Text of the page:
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A preventable disaster: Landslides and flooding disaster in Freetown, Sierra Leone

Sierra Leone
World Bank
Publication date
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Evidence is clear that climate change is changing weather patterns, increasing the frequencies and intensities of extreme weather events. Unfortunately, those in the poorest communities are disproportionately affected.

On August 14, 2017 a devastating landslide and flooding disaster ripped through Sierra Leone’s capital city, Freetown. This caused millions of dollars of destruction and damage to buildings, infrastructure, and a reported loss of more than a thousand lives. In response, the government of Sierra Leone requested financial and disaster risk management support from the World Bank should such an event reoccur.

Prior to the landslide, Freetown experienced three successive days of intense and heavy rainfall which caused part of Sugar Loaf mountain – the highest peak in the North Western Area Peninsula – to collapse.

With bodies being washed up on the beaches, and bridges connecting communities and water distributions networks completely destroyed, response efforts spanning several sectors required millions of dollars to address the direct losses from the disaster. However, this still left the citizens of Freetown extremely exposed and vulnerable to future disasters.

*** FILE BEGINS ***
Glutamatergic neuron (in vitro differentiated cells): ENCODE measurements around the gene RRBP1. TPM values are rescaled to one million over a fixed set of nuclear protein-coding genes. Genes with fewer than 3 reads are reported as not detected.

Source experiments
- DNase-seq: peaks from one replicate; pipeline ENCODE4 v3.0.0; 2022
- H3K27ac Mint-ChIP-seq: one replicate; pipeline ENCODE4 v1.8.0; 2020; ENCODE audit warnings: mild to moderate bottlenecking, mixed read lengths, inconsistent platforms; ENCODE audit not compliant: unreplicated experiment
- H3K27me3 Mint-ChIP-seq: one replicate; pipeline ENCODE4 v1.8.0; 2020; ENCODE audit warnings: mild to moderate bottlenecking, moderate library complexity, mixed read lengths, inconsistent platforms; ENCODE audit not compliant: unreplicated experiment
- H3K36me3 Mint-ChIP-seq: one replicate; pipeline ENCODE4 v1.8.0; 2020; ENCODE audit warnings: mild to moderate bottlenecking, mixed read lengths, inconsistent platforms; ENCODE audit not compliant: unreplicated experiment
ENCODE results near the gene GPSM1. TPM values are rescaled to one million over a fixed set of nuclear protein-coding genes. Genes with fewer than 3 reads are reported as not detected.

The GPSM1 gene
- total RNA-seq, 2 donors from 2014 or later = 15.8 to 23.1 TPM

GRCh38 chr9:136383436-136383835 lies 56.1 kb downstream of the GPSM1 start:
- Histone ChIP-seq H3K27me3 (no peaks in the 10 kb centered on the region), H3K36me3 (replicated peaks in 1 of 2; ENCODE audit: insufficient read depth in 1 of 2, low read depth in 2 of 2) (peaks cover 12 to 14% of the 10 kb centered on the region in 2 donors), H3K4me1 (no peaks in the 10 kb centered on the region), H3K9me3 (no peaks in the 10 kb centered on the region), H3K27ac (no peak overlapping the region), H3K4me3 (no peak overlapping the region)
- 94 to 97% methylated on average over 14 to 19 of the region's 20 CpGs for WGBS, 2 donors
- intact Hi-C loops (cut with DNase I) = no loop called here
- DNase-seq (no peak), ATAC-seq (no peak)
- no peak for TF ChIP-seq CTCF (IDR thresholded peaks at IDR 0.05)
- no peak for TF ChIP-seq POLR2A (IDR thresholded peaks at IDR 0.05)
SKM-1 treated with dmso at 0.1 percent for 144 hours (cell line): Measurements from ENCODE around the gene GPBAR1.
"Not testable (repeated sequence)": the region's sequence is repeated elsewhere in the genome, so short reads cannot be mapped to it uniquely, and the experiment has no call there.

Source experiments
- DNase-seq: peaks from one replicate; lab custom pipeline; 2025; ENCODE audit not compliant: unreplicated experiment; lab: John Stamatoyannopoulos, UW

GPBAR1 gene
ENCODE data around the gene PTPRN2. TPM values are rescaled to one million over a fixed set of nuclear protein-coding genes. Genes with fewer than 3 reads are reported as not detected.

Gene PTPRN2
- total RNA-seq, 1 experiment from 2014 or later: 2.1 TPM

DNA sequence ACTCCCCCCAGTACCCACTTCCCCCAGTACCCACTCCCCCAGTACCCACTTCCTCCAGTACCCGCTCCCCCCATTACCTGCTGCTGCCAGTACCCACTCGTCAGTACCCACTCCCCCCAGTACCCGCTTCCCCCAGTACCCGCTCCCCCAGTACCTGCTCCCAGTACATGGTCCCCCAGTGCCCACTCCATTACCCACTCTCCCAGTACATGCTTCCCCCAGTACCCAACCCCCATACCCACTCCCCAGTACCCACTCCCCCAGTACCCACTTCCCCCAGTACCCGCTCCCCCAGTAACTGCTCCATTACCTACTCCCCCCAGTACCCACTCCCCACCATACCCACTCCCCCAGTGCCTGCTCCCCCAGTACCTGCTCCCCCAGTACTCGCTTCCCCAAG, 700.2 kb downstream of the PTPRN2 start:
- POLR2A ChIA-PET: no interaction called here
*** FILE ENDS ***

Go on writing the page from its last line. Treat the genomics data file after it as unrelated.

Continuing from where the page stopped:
A key consideration in post disaster planning is to ensure that build back better principles are well considered and integrated, so that nobody is left behind during the reconstruction efforts. And engineers, architects, designers, are fundamental in ensuring that appropriate design measures are fully integrated and calculated using accurate data sets.

After the landslide, the World Bank, Global Facility for Disaster Reduction and Recovery (GFDRR), and the European Union commissioned analytical studies of the landslide and geology of surrounding areas. While there was no single cause for the landslide, there were many contributing factors.

A common threat to Freetown is the rapid rate of urbanization, coupled with the increased rate of deforestation. In fact, the area where the landslide occurred was within a protected forestry reserve. However, over time, development of large houses had occurred some illegally (without permits) some with permits (legally). And because of these two factors - housing development and deforestation – soil integrity was weakened and the ability to absorb rain during high rainfall and increased the risk of disaster.

Presented with the analysis of the landslide disaster, the newly elected president of Sierra Leone declared that the landslide area is to be re-designated as a protected forest area – a memorial park to those that lost their lives during the disaster. The first locally sourced saplings were planted to mark World Environment Day with a total of 30,000 trees making up the memorial park in the hopes that this symbolic memorial park would deter settlements being built.